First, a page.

Contrary to what you may think, I am not one of those adventurous eaters. Oh, don't get me wrong, I love food- French, Italian or otherwise. I consider myself a foodie, but I just don't like to eat anything
Contrary to what you may think, I am not one of those adventurous eaters. Oh, don't get me wrong, I love food- French, Italian or otherwise. I consider myself a foodie, but I just don't like to eat anythingweird.
I tried duck when I was in France, which was a first for me- and I loved it! But it was duck breast served in a peach sauce. It wasn't like a duck beak with intestine sauce. There I draw the line.
One of my biggest fears when I first travelled to France and Italy was the food. Europeans have some different staples than Americans. They eat lots of things that I haven't. Or wouldn't, for that matter.
While I know a fair amount of French and Italian, definitely enough to get around, I don't know enough to decode every detail on a foreign menu.
Frogs legs, tripe, rabbit, brains, livers- you name it, it's all on offer.
So how do you avoid eating something that you don't want?
Marling makes terrific menu decoder books, specific to each country. They are small enough to fit comfortably in your purse or pocket and not seem too conspicuous if you need to slip it out at the table to translate your menu. They are organized by course, (appetizer, entrée, dessert) and give details like cooking preparations and ingredients, which is also helpful to those with food allergies. Versions for France and Italy cost under $10 and are well worth it , in this squeamish diner's opinion. I would never leave home without one.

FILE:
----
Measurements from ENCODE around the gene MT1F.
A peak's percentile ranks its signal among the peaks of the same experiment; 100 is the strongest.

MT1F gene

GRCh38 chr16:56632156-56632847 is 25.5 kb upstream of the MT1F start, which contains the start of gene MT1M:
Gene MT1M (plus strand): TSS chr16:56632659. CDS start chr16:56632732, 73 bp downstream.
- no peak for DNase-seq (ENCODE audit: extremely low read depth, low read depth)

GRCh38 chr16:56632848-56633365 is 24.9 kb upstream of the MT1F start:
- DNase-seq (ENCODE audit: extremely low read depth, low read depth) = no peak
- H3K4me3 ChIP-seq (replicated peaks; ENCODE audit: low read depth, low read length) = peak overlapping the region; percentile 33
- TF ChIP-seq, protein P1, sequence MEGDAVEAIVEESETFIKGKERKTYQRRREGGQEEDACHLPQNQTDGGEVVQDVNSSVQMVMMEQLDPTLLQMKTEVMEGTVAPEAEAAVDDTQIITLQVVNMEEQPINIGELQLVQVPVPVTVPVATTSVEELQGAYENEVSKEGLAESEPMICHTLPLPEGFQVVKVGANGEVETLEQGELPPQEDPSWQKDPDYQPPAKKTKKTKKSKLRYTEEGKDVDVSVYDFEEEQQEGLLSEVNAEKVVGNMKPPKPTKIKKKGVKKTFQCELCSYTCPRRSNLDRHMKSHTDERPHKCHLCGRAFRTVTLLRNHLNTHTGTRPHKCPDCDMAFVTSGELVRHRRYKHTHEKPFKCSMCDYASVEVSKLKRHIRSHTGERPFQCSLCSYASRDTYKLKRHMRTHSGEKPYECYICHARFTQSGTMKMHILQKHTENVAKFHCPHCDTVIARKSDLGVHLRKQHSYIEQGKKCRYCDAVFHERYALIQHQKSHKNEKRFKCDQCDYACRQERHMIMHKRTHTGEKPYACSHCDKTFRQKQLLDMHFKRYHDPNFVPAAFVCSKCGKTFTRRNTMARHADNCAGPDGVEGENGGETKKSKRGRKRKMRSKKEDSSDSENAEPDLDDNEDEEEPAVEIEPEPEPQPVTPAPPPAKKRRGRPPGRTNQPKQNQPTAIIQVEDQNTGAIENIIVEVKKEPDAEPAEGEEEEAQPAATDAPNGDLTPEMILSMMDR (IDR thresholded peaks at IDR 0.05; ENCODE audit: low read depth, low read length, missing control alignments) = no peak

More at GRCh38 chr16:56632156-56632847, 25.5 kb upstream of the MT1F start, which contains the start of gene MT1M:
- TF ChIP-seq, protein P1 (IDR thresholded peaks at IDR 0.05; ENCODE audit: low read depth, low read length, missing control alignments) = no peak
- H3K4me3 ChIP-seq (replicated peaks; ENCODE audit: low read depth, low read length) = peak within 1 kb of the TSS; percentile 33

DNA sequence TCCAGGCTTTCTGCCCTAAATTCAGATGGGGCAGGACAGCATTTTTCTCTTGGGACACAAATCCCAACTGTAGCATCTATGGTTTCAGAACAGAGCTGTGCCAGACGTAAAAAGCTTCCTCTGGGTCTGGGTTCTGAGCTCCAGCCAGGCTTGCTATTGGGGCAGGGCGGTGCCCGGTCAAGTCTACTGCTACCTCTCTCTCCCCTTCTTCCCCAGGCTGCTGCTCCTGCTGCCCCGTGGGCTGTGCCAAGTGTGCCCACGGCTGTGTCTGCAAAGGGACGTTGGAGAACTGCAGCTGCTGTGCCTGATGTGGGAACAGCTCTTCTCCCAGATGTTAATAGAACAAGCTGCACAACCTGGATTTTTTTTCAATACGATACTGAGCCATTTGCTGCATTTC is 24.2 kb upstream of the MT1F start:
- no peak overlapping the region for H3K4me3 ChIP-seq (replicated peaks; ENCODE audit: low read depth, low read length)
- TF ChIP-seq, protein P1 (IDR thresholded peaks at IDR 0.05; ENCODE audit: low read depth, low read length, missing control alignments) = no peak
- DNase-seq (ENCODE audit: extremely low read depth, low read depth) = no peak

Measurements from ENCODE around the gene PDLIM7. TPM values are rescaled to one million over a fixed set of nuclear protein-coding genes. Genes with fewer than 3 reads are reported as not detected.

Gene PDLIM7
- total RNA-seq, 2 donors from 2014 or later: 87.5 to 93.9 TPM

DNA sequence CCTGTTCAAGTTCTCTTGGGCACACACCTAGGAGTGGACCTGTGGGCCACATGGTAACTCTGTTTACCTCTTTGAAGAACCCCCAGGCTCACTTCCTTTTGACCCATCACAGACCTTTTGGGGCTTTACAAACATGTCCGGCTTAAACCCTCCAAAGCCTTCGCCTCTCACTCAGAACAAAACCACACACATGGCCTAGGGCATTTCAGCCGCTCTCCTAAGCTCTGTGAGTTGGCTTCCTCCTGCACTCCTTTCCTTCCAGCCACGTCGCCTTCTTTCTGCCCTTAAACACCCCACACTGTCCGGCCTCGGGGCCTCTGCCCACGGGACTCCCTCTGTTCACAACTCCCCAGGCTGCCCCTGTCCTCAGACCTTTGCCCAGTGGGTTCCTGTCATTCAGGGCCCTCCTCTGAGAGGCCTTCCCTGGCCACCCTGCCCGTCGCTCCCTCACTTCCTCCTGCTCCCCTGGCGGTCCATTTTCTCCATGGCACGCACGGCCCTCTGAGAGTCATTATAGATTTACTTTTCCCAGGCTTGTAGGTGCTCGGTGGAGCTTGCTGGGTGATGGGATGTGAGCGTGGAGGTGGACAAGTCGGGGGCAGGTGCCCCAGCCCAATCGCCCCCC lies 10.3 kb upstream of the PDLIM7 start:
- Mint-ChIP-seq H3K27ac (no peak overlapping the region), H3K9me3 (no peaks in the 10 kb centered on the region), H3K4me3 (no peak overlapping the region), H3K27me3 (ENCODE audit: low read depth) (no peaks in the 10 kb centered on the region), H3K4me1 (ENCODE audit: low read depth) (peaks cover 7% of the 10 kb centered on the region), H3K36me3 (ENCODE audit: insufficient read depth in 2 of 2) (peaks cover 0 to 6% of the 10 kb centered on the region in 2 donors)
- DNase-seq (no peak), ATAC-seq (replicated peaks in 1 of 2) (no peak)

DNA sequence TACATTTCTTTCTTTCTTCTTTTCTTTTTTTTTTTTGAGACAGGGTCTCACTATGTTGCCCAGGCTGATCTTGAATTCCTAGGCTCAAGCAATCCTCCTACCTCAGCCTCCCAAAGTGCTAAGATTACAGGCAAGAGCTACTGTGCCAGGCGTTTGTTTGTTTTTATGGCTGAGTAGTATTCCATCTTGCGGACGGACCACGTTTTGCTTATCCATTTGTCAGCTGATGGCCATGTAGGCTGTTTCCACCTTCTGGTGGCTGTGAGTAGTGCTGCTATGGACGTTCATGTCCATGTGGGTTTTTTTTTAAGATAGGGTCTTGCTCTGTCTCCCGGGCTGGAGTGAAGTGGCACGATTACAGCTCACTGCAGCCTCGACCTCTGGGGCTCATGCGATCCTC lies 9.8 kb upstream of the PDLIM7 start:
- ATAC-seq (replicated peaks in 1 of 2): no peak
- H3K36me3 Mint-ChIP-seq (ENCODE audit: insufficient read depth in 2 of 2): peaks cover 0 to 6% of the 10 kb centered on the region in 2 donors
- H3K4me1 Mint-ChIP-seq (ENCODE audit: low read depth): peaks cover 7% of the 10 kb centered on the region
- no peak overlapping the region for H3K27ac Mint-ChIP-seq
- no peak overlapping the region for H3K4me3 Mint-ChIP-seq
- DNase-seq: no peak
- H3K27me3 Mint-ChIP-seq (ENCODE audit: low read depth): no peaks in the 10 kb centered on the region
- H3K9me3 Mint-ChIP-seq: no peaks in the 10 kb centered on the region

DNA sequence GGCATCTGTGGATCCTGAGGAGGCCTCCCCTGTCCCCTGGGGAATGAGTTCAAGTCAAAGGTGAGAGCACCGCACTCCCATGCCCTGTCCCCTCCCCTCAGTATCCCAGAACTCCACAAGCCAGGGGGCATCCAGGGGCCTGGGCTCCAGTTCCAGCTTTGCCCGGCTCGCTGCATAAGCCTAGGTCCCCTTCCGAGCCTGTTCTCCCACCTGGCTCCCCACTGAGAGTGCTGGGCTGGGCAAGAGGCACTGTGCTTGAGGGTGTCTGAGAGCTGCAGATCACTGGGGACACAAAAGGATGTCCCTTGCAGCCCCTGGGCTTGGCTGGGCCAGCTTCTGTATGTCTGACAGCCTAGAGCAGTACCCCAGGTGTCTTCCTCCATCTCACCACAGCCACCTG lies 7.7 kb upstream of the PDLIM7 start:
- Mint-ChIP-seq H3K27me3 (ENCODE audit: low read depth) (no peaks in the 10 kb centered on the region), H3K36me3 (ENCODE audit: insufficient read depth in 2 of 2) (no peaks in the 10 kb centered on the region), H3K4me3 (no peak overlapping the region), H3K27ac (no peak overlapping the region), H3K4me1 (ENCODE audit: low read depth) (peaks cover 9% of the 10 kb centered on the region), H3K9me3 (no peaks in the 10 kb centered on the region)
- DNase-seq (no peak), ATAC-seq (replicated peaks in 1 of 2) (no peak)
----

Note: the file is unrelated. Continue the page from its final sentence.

If free is more your style, Budget Travel magazine also has a version of a menu decoder. It is available in HTML or PDF format, so you can just print it and go. This one is very basic, not quite as comprehensive as Marling's books. You may be able to translate the animal or bird, but not necessarily the part of the body, which may be a deal breaker.
Some restaurants and cafes may offer menus with English translations or separate English menus, so it never hurts to ask. But keep in mind, most places that have English on the menu may be catering more to tourists. Which is perfectly fine. Nothing wrong with that.
However, if you are like me, or you want to eat where the locals do, this may be a bit of a turn off.
Armed with this information, I urge you to go forth and experiment. At least as much as your constitution will allow.
Now, if I could just get someone to rename sweetbreads– cause it sure ain't what you might think!
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